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Apple to unveil a new iPhone

The innovative device is sure to have more bang but many wonder about less buck.

June 09, 2008|Michelle Quinn | Times Staff Writer

Will the next iPhone be thinner, cheaper, perhaps cooler? Will it come with new features such as video chat and a global positioning system? For months, speculation has swirled.

Today, Steve Jobs, Apple Inc.'s chief executive, is expected to end the guessing game and unveil the second version of the iPhone at Apple's developer conference in San Francisco.

This is not just any updated product. Some analysts say the future of the company depends on the iPhone becoming a consumer hit of global proportions.

"Apple's stock is going to go where the iPhone goes," said Andy Hargreaves, senior research analyst with Pacific Crest Securities. "It's the new growth driver."

The key question, they say, is whether Apple, based in Cupertino, Calif., cuts the price of the iPhone to dramatically boost sales.

On June 29, 2007, Apple began selling the 8-gigabyte iPhone at $599 in the U.S., drawing lines of eager buyers outside its stores. It quickly became a cultural icon (with a cameo appearance at the Oscars) and changed the way many people viewed mobile communications.

The iPhone is a combination phone, Internet surfing gadget and digital entertainment player for listening to music and watching video. It is being rolled out slowly in international markets. Apple started selling the phone in countries such as Britain and Germany and is expected to start distributing in Asia soon.

The phone hasn't been without controversy. Less than three months after it was launched, Apple dropped the price $200, angering many who had already bought it. And the company frustrated software engineers by limiting the kinds of development that could be done on the phone.

Meanwhile, some people began using the phone "unlocked," without AT&T Inc.'s cellphone service or with software applications that Apple hadn't approved. Some of them found that their iPhones did not work after Apple issued a software update.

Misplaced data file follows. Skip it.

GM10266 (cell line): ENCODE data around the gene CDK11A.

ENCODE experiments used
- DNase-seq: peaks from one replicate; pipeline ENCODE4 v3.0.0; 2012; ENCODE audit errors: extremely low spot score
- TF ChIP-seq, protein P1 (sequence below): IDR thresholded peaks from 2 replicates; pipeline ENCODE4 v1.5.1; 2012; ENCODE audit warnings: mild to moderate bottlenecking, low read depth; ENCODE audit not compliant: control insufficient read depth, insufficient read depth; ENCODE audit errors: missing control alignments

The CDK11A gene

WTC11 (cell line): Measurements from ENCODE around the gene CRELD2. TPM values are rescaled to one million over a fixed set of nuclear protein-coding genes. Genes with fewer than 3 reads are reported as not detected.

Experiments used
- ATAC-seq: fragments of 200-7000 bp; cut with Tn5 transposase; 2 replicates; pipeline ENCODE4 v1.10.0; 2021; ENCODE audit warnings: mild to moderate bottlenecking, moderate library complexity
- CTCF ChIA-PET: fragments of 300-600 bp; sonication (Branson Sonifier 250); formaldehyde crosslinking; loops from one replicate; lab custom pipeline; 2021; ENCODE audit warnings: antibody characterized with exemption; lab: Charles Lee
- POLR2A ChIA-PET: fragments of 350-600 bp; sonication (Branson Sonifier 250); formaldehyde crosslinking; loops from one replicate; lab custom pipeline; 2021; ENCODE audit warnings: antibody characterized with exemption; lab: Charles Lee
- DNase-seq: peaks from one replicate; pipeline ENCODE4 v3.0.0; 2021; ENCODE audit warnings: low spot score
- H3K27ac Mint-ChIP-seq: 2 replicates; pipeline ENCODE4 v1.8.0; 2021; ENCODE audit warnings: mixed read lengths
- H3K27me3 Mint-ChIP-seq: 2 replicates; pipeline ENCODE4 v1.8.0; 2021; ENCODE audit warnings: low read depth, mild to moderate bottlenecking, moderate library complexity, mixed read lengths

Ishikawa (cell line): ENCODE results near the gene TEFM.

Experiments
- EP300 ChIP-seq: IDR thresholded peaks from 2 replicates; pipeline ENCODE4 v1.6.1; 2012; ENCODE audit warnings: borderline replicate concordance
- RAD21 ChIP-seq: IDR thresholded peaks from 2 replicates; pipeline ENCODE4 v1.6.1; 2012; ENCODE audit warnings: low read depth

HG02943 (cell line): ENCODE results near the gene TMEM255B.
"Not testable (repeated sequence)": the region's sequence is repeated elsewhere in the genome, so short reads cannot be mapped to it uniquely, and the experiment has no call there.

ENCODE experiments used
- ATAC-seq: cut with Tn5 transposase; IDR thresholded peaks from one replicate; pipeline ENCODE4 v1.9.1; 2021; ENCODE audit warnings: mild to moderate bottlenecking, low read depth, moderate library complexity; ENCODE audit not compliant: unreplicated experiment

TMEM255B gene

The company has tried to mollify grousers. IPhone owners who were angered by the price drop received $100 in store credit. Apple created a software developer's kit for making features and services for the phone, and Jobs is expected to launch an iPhone "applications store" today that will sell programs made by outside developers.

Riding on the iPhone's shoulders is the expectation that if it is a big success, it could spur sales of Apple's Macintosh personal computers, analysts say. That would be similar to the way the popularity of Apple's iPod media player is often credited with the rebound of the Mac.

People who buy iPods and had a good experience may consider buying a Mac, demonstrating the "halo effect" over Apple products. But iPod sales have been flat in recent quarters.

"If Apple can build iPhone volumes up, let's say 20, 30, 40 million, then you will have an iPhone halo effect," said Charlie Wolf, vice president at Needham & Co. "The iPhone becomes the crucial driver to Apple's continued gains in PC market share. And that's the real endgame, in my mind."

The consensus is Jobs will announce that iPhone 2 will capitalize on a faster network as well as come with software to make the phone more attractive to both business users and consumers.

But the chief way to boost sales would be to cut the price, Wolf said. Some analysts have speculated that Apple will sell two versions of the phone -- a higher-priced one that takes advantage of the faster network and a less expensive one -- as low as $99 -- for the older version of the phone.

In one scenario, carriers, such as Apple's U.S. partner, AT&T Inc., could subsidize the price of the phone, with the idea that they would make up the subsidy from monthly subscribers, analysts said.

Apple "can reposition the current iPhone as an entry-level device," said Charles Golvin, principal analyst at Forrester Research. "That will make iPhone ownership possible for people for whom the current pricing is too great an impediment."

But Apple has to be careful that any price cut doesn't cannibalize its other products, such as the iPod Touch, a media player with Internet surfing capabilities, which is currently at $499 for the 32-gigabyte version. Apple now sells an 8-gigabyte iPhone for $399 and a 16-gigabyte version for $499.

Other than a price cut, Apple has said it plans to improve the iPhone to make it more business-friendly. The hope is that if more businesspeople begin to use the iPhone, they may rally for Macintosh computers at the office.

"The iPhone is viewed as a Trojan horse into corporations, where the Macintosh has barely penetrated," Wolf said.

In the last year, Apple's shares have been on a roller-coaster ride, soaring to near $200 at the end of December and falling as low as $119. Apple shares closed Friday at $185.64.

"The first chapter of the iPhone is like an overture to a musical," Wolf said. "We now have to get to the first act. And that begins on Monday."


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